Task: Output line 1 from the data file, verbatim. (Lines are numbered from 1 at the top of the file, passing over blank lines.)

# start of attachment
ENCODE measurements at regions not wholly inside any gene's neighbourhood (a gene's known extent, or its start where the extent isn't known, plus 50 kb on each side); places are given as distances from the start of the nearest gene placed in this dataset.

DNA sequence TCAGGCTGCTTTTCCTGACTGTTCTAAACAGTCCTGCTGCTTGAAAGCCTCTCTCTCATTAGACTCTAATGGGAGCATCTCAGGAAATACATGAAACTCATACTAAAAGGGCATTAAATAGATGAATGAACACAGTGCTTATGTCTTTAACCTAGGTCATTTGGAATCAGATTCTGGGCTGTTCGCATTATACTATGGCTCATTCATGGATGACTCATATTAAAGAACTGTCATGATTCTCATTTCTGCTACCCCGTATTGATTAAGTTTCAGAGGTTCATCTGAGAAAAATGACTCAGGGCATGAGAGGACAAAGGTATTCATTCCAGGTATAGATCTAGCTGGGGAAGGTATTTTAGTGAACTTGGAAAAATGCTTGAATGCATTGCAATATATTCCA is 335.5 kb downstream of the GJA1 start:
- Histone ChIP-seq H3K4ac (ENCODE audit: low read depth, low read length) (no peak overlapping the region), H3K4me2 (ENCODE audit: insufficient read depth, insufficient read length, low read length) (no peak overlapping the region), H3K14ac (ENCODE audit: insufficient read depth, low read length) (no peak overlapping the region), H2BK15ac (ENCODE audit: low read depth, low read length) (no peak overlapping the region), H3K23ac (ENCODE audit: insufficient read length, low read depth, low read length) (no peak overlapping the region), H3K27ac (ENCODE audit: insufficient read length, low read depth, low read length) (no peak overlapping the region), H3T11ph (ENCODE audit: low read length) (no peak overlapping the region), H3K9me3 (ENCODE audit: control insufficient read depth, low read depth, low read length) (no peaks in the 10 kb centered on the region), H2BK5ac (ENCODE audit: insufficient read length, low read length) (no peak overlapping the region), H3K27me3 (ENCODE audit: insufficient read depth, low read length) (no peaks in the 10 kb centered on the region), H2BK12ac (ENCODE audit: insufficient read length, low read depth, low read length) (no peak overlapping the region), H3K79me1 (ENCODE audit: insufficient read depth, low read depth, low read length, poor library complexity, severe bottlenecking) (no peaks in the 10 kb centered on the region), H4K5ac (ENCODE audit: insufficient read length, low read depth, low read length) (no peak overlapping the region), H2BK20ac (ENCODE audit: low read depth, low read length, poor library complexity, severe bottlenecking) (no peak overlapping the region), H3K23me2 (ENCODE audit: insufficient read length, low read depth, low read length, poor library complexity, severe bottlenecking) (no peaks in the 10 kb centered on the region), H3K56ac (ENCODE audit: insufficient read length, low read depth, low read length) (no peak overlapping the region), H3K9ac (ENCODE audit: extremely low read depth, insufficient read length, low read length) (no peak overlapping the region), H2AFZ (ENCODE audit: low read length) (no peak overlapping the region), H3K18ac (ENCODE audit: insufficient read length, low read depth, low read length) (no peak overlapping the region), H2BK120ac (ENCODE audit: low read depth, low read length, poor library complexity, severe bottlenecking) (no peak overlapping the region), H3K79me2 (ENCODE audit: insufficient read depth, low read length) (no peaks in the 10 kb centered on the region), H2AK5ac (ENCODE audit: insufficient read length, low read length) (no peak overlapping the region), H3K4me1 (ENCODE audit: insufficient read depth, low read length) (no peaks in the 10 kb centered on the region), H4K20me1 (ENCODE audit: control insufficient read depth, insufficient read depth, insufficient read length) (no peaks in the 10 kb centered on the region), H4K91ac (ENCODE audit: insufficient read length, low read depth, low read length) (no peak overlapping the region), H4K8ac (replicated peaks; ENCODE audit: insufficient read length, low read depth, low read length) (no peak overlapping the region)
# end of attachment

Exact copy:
ENCODE measurements at regions not wholly inside any gene's neighbourhood (a gene's known extent, or its start where the extent isn't known, plus 50 kb on each side); places are given as distances from the start of the nearest gene placed in this dataset.